As I-CAR celebrates its 40th anniversary this year, we thought it only fitting to provide some insight into the organization’s natal beginnings.
Things remained fairly static within the collision industry from its start in the early ‘40s up through the ‘70s. And whatever changes occurred did so at a pace that was easy to keep up with. But several industry leaders, the visionaries, could see things would soon change---and at a rapid pace.
With the introduction of the unibody vehicle in 1979/1980, cars were becoming more sophisticated. While paint technology had changed somewhat, and car-building had certainly changed, “body men” were still applying the same repair techniques they had used since the end of WWII.
And, it appeared to most that unless someone or some organization took the reins and forced change, shops would soon be incapable of making safe repairs.
In April 1979, Bob McDonnough of IDEA invited several industry leaders to meet at the Hilton Hotel at the San Francisco airport and began to devise a plan.
The group was composed of Dan Murray from General Motors; a representative from Ford; Bud Merwin representing Automotive Service Association (ASA); Gordon Holcomb, president of the Automotive Legislative Council of America; Jeff Hendler, executive director of the Autobody Craftsman Association; Donn Prover from the Equipment and Tool Institute; Bob Foote, president of Applied Power Corporation representing Blackhawk tools and equipment; a representative from the National Association of Independent Insurers; and Bob Mecherle, grandson of State Farm founder George Mecherle, representing State Farm Insurance, along with an array of shop owners and other interested parties.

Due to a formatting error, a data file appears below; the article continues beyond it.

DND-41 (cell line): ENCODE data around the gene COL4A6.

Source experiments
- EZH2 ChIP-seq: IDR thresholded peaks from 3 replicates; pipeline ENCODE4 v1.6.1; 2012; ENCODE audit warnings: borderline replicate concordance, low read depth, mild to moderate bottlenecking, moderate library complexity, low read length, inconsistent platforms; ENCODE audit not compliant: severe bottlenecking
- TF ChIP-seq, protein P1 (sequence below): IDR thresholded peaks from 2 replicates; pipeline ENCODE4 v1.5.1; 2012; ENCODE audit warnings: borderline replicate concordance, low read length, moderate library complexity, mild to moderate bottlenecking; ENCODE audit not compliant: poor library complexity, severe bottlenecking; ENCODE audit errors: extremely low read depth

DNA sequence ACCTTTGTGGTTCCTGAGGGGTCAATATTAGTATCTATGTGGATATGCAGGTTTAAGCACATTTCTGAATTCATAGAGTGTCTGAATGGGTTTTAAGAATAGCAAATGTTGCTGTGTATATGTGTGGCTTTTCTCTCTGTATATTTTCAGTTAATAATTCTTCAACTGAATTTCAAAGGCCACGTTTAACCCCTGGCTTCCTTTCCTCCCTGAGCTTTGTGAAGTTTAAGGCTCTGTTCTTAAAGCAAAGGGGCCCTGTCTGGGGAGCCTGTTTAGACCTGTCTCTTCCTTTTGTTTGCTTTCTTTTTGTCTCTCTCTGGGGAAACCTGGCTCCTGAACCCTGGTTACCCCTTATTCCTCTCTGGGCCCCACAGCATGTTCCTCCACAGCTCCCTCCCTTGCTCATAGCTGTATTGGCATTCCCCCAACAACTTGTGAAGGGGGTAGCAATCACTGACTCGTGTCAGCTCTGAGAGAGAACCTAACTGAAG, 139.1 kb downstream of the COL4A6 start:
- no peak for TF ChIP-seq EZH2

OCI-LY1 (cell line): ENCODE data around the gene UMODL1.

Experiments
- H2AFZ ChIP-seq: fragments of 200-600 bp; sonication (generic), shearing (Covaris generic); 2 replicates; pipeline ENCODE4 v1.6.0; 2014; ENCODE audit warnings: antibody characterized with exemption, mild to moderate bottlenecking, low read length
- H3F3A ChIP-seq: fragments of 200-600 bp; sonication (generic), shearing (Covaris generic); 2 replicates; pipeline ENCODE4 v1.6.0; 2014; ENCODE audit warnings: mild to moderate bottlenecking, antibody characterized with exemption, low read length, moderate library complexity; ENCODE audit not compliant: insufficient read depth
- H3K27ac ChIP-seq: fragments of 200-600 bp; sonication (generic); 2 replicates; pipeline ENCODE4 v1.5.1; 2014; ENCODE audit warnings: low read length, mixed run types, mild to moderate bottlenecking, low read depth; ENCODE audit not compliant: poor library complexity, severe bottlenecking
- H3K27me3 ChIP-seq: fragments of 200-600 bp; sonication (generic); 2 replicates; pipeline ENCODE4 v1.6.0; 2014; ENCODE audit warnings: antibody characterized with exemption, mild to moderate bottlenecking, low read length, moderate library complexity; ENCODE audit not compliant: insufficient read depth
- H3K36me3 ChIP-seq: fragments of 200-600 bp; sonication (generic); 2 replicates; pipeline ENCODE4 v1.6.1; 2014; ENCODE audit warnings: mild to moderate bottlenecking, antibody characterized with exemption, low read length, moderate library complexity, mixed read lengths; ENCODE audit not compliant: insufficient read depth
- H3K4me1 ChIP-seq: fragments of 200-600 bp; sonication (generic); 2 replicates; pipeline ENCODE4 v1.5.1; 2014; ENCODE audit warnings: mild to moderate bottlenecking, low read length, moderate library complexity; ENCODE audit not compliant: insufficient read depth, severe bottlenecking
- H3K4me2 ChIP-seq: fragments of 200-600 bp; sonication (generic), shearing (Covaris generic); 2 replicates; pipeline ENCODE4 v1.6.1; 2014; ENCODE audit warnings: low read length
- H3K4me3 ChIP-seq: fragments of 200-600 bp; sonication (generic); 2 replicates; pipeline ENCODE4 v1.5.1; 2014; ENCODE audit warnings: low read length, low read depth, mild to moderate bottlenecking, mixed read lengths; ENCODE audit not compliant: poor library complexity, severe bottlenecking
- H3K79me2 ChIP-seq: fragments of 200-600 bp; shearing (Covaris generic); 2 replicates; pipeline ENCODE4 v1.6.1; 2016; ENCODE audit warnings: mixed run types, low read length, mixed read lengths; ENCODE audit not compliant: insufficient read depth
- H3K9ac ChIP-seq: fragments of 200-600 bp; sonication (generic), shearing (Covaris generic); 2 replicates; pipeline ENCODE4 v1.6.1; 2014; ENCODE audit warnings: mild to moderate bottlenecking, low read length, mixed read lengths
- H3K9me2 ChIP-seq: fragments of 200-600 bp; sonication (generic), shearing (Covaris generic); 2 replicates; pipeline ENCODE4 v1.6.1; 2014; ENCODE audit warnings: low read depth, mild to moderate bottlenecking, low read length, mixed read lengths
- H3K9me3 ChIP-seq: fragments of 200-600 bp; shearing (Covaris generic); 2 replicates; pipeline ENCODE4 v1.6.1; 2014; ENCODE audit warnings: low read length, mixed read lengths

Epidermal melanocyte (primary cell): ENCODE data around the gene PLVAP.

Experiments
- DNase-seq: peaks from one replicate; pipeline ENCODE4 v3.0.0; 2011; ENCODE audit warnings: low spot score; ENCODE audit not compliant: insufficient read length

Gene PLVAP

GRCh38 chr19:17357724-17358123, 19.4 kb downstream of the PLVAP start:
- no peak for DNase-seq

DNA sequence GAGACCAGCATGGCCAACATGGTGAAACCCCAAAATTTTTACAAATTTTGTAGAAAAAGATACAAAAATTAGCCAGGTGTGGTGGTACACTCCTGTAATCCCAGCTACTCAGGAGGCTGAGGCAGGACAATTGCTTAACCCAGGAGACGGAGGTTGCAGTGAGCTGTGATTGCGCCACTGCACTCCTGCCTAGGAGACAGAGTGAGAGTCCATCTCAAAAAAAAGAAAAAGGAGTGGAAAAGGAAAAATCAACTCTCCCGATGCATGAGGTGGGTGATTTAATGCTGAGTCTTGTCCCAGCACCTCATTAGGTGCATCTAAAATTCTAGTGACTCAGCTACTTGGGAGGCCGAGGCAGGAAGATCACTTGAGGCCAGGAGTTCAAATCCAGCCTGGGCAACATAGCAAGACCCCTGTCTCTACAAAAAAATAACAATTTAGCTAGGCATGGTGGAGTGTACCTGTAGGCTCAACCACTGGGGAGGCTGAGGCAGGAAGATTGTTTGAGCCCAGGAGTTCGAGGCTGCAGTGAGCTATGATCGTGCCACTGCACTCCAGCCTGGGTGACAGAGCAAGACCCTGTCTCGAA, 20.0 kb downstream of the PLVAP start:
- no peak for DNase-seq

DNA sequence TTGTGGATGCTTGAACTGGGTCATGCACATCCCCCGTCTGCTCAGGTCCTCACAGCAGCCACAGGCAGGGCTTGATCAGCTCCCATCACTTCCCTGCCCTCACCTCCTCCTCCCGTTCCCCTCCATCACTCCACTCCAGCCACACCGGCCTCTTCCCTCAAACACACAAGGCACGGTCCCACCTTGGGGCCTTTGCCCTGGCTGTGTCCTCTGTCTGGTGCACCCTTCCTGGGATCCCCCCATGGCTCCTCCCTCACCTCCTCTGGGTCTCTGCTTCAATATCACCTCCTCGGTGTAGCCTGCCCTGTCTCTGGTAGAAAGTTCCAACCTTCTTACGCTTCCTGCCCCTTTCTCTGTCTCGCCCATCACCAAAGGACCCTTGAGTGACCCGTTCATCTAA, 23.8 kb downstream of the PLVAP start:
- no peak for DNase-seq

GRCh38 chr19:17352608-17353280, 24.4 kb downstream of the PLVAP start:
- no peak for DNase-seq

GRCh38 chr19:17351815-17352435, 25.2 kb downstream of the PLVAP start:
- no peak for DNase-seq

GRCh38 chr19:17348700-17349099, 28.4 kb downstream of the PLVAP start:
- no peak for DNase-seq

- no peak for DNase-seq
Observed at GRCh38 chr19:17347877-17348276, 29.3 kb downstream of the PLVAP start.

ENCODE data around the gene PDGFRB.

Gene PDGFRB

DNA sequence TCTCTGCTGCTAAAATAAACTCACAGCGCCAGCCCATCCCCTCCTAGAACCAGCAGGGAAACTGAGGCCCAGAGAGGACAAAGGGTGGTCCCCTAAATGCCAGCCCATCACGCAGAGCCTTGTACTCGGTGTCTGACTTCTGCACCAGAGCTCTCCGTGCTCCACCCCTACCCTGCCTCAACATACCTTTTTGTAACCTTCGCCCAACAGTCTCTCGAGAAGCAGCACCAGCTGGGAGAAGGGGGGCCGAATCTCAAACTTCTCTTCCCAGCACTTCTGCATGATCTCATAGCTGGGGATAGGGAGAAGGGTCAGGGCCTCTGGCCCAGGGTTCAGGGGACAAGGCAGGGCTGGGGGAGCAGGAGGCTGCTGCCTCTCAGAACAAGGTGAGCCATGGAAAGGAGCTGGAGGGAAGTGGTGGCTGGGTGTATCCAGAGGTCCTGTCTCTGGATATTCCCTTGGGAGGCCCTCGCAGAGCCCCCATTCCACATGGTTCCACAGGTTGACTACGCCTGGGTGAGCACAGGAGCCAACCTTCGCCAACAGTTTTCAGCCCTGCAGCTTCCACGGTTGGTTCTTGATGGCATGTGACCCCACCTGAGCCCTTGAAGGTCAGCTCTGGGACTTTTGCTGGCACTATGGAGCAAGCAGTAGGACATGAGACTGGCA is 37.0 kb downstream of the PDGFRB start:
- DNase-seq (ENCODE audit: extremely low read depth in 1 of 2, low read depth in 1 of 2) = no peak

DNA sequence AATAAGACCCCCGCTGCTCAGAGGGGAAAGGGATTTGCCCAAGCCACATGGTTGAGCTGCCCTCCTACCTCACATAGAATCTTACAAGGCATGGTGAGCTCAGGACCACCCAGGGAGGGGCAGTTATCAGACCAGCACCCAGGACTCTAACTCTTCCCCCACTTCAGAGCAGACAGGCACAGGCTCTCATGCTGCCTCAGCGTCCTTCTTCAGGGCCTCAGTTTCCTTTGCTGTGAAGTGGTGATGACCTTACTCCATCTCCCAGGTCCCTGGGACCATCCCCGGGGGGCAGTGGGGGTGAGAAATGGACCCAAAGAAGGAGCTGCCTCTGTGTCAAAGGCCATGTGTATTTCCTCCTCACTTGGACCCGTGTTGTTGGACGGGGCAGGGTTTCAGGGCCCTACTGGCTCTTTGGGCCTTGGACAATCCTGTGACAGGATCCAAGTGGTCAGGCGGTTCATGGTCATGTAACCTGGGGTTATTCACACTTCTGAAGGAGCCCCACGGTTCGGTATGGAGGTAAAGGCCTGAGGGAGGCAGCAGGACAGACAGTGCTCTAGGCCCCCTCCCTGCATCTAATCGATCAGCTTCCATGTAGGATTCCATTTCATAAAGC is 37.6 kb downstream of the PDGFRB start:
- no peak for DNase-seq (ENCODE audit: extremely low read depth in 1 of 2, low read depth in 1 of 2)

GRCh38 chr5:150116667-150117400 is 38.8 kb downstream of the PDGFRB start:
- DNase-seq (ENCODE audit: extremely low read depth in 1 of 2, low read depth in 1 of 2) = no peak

The first thing they all agreed on was that collision technicians needed better repair information---and a lot more of it. If a vehicle had to be fixed a certain way, the OE had to let the industry know it and make the information readily available. The question was: What was the best way to do that?
Of course, each party had its own interests throughout the discussions. It was noted that several insurance representatives only wanted to find a way to make cheaper repairs.